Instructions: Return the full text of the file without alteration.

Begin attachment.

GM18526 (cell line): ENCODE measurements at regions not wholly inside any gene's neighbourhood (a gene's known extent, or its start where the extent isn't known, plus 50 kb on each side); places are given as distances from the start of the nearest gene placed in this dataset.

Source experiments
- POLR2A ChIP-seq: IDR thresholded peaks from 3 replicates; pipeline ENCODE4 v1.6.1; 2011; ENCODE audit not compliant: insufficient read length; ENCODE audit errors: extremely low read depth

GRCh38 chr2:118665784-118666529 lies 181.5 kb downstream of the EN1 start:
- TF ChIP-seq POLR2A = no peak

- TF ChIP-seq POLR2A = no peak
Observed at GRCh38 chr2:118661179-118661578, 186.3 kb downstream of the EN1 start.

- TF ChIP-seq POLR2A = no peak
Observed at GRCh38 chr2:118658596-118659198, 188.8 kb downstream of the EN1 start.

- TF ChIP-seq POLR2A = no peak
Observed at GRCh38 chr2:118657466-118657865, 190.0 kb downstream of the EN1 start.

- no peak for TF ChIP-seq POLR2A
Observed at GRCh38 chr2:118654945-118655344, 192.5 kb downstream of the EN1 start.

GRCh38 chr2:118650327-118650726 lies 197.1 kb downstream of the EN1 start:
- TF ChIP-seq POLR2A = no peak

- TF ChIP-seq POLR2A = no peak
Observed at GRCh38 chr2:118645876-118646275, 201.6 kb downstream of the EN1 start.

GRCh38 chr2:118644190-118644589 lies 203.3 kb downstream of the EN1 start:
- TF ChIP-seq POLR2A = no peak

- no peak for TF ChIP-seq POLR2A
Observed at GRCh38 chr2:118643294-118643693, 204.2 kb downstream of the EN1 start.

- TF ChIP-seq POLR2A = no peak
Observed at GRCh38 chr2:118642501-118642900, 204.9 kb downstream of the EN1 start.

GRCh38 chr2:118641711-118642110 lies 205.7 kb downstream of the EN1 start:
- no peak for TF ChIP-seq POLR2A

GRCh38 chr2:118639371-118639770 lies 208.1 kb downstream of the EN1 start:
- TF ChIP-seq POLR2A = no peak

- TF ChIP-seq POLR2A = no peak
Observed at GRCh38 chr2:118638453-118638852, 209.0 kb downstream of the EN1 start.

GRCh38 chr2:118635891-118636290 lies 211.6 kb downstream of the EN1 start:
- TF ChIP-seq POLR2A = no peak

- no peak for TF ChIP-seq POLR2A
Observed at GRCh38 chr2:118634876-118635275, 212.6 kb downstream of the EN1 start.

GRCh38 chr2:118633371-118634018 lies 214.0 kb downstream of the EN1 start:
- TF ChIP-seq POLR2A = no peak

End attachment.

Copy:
GM18526 (cell line): ENCODE measurements at regions not wholly inside any gene's neighbourhood (a gene's known extent, or its start where the extent isn't known, plus 50 kb on each side); places are given as distances from the start of the nearest gene placed in this dataset.

Source experiments
- POLR2A ChIP-seq: IDR thresholded peaks from 3 replicates; pipeline ENCODE4 v1.6.1; 2011; ENCODE audit not compliant: insufficient read length; ENCODE audit errors: extremely low read depth

GRCh38 chr2:118665784-118666529 lies 181.5 kb downstream of the EN1 start:
- TF ChIP-seq POLR2A = no peak

- TF ChIP-seq POLR2A = no peak
Observed at GRCh38 chr2:118661179-118661578, 186.3 kb downstream of the EN1 start.

- TF ChIP-seq POLR2A = no peak
Observed at GRCh38 chr2:118658596-118659198, 188.8 kb downstream of the EN1 start.

- TF ChIP-seq POLR2A = no peak
Observed at GRCh38 chr2:118657466-118657865, 190.0 kb downstream of the EN1 start.

- no peak for TF ChIP-seq POLR2A
Observed at GRCh38 chr2:118654945-118655344, 192.5 kb downstream of the EN1 start.

GRCh38 chr2:118650327-118650726 lies 197.1 kb downstream of the EN1 start:
- TF ChIP-seq POLR2A = no peak

- TF ChIP-seq POLR2A = no peak
Observed at GRCh38 chr2:118645876-118646275, 201.6 kb downstream of the EN1 start.

GRCh38 chr2:118644190-118644589 lies 203.3 kb downstream of the EN1 start:
- TF ChIP-seq POLR2A = no peak

- no peak for TF ChIP-seq POLR2A
Observed at GRCh38 chr2:118643294-118643693, 204.2 kb downstream of the EN1 start.

- TF ChIP-seq POLR2A = no peak
Observed at GRCh38 chr2:118642501-118642900, 204.9 kb downstream of the EN1 start.

GRCh38 chr2:118641711-118642110 lies 205.7 kb downstream of the EN1 start:
- no peak for TF ChIP-seq POLR2A

GRCh38 chr2:118639371-118639770 lies 208.1 kb downstream of the EN1 start:
- TF ChIP-seq POLR2A = no peak

- TF ChIP-seq POLR2A = no peak
Observed at GRCh38 chr2:118638453-118638852, 209.0 kb downstream of the EN1 start.

GRCh38 chr2:118635891-118636290 lies 211.6 kb downstream of the EN1 start:
- TF ChIP-seq POLR2A = no peak

- no peak for TF ChIP-seq POLR2A
Observed at GRCh38 chr2:118634876-118635275, 212.6 kb downstream of the EN1 start.

GRCh38 chr2:118633371-118634018 lies 214.0 kb downstream of the EN1 start:
- TF ChIP-seq POLR2A = no peak